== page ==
Work leaves me feeling anxious and empty

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    A little backstory: Four years ago I was working as an assistant in an architecture office. I was 21, the office was well-known and high profiled, with over 50 employees. Just a few months into working there, I started getting anxiety attacks and was severly depressed. I have always had the tendecy towards depression, but not anxiety before then. I started being sick once a month and later every week. I felt like being in bed, not going out and most of all not going to work. On one hand, my job as overwhelming – on the other hand underwhelming. I did what I had to do, got my diploma and degree so I would have a job I could always get back to, should my other endeavours not pan out. My passion is singing and music. I’m a very empathetic, creative and emotional person.
    So working in an office environment is not the best suit for me. It creates structure, which is good and helps me with my mental issues, but it usually is so boring that it leaves me feeling empty and worn out. I think contrary to a burn-out, I had a bore-out four years ago. To make a long story short: I was fired from that job after nine months without a real warning. My anxiety got worse and I finally decided to see a doctor about. I have now been in therapy for almost 2 years, on and off, and have worked in many jobs. At one point I even worked at a restaurant because I couldn’t stand office work anymore. It was stressful but fun, and the physical side to it helped me with my anxiety.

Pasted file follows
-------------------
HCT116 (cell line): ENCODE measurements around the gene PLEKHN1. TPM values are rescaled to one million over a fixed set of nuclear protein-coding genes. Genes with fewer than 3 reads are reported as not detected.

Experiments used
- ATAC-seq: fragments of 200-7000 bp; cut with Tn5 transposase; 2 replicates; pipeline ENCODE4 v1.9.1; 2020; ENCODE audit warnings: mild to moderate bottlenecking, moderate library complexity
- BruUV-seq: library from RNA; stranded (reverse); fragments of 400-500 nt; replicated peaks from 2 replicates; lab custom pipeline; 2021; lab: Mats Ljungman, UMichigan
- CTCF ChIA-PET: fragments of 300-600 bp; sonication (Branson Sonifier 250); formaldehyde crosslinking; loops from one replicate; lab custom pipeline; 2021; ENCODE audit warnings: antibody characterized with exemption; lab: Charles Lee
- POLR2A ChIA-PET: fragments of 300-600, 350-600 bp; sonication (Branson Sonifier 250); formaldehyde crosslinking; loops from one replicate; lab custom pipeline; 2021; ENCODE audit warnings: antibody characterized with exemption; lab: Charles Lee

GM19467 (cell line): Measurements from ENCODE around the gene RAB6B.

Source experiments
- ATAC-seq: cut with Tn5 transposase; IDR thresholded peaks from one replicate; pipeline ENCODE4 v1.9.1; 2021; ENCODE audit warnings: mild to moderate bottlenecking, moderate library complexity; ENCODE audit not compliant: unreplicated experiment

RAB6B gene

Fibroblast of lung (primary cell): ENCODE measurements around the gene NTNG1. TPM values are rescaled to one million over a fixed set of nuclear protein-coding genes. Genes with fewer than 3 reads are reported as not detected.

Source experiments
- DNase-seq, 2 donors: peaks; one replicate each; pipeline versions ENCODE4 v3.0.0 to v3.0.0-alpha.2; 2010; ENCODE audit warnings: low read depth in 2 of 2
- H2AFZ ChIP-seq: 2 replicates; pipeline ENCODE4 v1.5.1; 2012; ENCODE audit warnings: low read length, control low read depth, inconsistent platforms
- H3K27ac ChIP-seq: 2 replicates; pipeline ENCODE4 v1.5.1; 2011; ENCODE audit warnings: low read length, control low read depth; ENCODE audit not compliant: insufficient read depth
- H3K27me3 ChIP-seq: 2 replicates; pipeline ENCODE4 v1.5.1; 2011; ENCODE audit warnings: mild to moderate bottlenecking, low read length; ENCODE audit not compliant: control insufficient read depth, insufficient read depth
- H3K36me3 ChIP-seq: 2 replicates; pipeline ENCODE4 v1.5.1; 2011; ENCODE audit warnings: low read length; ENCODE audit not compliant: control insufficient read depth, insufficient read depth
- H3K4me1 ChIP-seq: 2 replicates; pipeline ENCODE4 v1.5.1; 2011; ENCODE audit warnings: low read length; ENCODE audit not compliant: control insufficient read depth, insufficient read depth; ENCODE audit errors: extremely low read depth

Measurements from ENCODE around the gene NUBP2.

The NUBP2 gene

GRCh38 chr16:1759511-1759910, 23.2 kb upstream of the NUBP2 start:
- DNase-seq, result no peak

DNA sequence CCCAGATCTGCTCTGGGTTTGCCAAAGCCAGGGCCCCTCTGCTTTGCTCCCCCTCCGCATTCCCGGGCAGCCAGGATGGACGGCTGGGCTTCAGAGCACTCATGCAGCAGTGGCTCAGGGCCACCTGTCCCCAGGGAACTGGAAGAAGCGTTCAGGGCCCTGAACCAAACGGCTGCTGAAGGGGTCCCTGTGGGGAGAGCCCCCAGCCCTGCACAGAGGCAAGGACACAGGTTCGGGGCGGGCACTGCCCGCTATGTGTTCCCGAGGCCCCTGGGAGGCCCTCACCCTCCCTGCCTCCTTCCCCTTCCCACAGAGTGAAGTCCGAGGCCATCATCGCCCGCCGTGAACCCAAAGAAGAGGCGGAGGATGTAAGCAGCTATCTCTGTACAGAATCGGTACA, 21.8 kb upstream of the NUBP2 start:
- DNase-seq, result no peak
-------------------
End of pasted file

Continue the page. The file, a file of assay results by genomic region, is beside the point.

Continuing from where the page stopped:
Well, now I started working at an office again. Early last year I had an accident, broke my ankle and had 4 surgeries. So all I wanted after almost a year of unemployment and hospital visits was to work again, to feel like a part of society. But now I fear everything is starting over again. I don’t get enough sleep because I need to wind down for a long time in the evening and I’m stressed about the prospect of the next day. Trying to work on that.
    Once I’m at work, I’m having a hard time focusing and being motivated by the work, even though it’s pretty interesting. I’d rather surf the internet, and push things I have to do to the last minute. It’s a super small office so I don’t have much contact with anyone and I feel like a plant that is deteriorating. I have tried to practice mindfulness over the past few years, doing yoga, self reflection, working on my issues and I am proud and happy of where I am now. I am nowhere near perfect, but I think I have to find another job or purpose next to music, since I can’t live off of that yet.